We all joke about crazy editors and their goofball demands. Editors, for the most part, have a good chuckle too because they know some of their peers are pretty nutty. Here at FWJ we often reinforce a writer’s right to push back – professionally – against edits, cheer on as they ask for more work, better pay, etc., however sometimes a writer can take things too far. There are a few things you should never say to an editor, especially if you ever want to work with them again.
5. “You’re just a frustrated writer.”
It could be true, it really could be your editor doesn’t have it in them to formulate an article from scratch, but they have no qualms about taking your article and reworking most of it to fit their own voice. Saying so, however, is not only rude, it is also a baseless accusation. Not cool.
4. “So-in-so at (competition publication) would love this piece.”
“Perhaps they would, good luck with that *click*,” would be my response to a writer pulling that low brow threat out of their butt. There are ways to negotiate and there are ways to make an offer more appealing, a threat like this will land you and your piece in the permanent slush pile.
3. “I know what the readers want.”
No, the editors know what the readers want, you may have a pretty good idea which is why your pitching your query, but ultimately the editor has a better understanding than you. No one wants to hear you are better at their job than they are it is never a good way to make waves.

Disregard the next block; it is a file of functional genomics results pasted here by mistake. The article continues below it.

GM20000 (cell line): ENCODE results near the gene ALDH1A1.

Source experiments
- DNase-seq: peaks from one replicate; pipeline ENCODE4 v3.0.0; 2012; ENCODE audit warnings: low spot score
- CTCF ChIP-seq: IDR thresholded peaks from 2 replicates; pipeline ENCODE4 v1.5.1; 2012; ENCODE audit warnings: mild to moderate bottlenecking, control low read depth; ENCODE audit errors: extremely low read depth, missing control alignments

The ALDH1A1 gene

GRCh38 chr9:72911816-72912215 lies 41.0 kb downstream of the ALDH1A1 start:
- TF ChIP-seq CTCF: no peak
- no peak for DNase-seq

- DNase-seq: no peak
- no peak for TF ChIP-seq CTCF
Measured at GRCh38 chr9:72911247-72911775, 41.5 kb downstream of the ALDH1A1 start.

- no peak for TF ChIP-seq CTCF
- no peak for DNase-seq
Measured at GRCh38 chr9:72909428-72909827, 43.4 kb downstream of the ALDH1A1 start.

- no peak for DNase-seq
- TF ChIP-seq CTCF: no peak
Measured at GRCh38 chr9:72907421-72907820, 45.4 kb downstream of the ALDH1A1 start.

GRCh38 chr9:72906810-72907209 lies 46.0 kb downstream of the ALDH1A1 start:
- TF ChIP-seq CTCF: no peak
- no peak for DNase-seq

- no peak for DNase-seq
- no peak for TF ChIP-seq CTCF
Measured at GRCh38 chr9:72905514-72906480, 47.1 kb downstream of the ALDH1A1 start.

2. “I was so sick it was coming out of both ends, it looked like…”
TMI or too much information is an epidemic in this share all, instant message, Facebook society and too many writers damage their professional relationships by rushing into a awkward, often one-sided relationship with editors. If we only talk via email about queries and payments, I don’t want to suddenly become your best friend and become privy to your non-work related exploits. Yelk!
1. “I’m going to miss my deadline.”
This deadend line will quickly turn you into the ‘not go-to-writer.’ Missing a deadline is serious business. Do writers miss deadlines? Yep. Do they have to tell their editor? Yep. Should you do everything absolutely possible to make sure it never happens to you? Absolutely.
There’s this thing called ‘burning bridges’ and people are always advised against doing so. I tend to agree, the writing community is small and rude or outrageous writers are likely to earn a reputation that matches their unprofessional behavior.
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